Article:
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The Tourism Advisory Council of the NSW Business Chamber has released a new report calling for a balanced approach to regulating services such as Uber and Airbnb to encourage growth in the visitor economy, rather than restrict it.

Commissioned by the NSW Business Chamber, the report: The Sharing Economy: Issues, Impacts, and Regulatory Responses in the context of the NSW Visitor Economy, was submitted to the The Point to Point Transport Taskforce and the NSW Legislative Assembly Committee on Environment and Planning responsible for conducting an inquiry into the adequacy of the regulation of short-term holiday letting in New South Wales.

Based on the findings of the report, Tourism Advisory Council recommends five key principles for regulating the sharing economy:

1. Regulation should encourage the growth of commercial activity, not restrict it;
2. The opportunity should be taken to reduce overall regulation across the visitor economy;
3. Self-regulation should be encouraged before government intervenes;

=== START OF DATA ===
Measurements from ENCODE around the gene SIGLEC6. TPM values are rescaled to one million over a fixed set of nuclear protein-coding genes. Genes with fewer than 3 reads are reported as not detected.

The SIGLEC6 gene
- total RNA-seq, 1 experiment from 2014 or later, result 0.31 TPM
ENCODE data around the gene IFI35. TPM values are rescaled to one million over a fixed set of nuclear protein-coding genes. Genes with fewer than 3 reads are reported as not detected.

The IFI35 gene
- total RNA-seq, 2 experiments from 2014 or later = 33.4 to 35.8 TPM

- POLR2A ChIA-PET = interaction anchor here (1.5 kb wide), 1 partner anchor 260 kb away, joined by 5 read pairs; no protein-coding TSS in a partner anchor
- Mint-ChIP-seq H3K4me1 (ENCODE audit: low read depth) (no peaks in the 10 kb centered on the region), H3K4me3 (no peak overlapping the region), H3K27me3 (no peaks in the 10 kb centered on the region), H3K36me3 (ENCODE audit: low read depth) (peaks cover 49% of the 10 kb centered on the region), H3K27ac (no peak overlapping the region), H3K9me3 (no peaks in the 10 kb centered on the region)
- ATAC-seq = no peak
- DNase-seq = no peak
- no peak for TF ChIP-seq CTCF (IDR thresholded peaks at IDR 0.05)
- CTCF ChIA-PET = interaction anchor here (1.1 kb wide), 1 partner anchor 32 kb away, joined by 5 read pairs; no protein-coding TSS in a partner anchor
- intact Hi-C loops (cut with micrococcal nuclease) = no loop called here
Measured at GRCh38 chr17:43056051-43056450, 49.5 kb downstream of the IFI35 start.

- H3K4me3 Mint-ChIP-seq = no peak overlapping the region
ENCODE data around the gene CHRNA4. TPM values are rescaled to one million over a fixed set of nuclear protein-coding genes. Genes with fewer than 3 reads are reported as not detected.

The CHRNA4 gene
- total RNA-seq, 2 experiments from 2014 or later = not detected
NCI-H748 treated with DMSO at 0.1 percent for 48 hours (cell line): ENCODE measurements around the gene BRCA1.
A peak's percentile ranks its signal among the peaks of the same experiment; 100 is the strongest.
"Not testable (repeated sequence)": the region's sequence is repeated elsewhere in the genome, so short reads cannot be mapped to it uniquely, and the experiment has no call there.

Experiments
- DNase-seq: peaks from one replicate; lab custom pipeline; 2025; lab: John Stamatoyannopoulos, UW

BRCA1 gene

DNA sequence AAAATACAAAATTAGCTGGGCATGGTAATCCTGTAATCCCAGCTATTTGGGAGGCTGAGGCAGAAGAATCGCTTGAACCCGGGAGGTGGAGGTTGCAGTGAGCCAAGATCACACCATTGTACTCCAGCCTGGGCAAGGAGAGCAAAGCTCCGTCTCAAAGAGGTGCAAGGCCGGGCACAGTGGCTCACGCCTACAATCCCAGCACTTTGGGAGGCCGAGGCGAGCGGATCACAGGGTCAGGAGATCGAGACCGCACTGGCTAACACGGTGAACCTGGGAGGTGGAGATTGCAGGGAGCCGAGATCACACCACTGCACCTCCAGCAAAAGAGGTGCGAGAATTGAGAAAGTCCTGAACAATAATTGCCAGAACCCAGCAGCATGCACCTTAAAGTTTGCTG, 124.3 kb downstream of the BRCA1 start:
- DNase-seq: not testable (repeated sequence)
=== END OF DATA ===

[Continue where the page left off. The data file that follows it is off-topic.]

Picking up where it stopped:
4. A cross-governmental approach is required to develop an efficient regulatory framework; and
5. Regulatory responses should be based on strong empirical evidence.

“The rapid growth in the sharing economy has plainly disrupted traditional business models for transport, accommodation and other services and has been widely embraced by consumers. These industries are all integral to the NSW visitor economy, but regulation should seek to enable existing businesses rather than restrict the new. ” said Simon Spellicy, President of the NSW Tourism Advisory Council.

“Regulatory controls should be employed selectively to create a level playing field for all stakeholders. A new regulatory regime for the sharing economy is a unique opportunity to redress the regulatory burden faced by all businesses in the visitor economy, allowing those who wish to compete in this space to do so on a even footing.

“The reality is that growth in the sharing economy is being driven by consumer choice. Consumers clearly value the responsiveness, flexibility and opportunity for peer-to-peer engagement. Therefore, naturally aligned mechanisms of self-regulation, such as built-in consumer feedback, with timely operator response, should be encouraged and more rigorously developed to ensure quality service is delivered and maintained.

“The sharing economy offers a unique opportunity to redefine NSW’s visitor economy in a way that promises to benefit both new and existing businesses. The challenge for government at all levels is to embrace this opportunity and apply balanced regulatory controls to grow the overall visitor economy,” Mr Spellicy said.

A copy of The Sharing Economy: Issues, Impacts, and Regulatory Responses in the context of the NSW Visitor Economy, can be found here.

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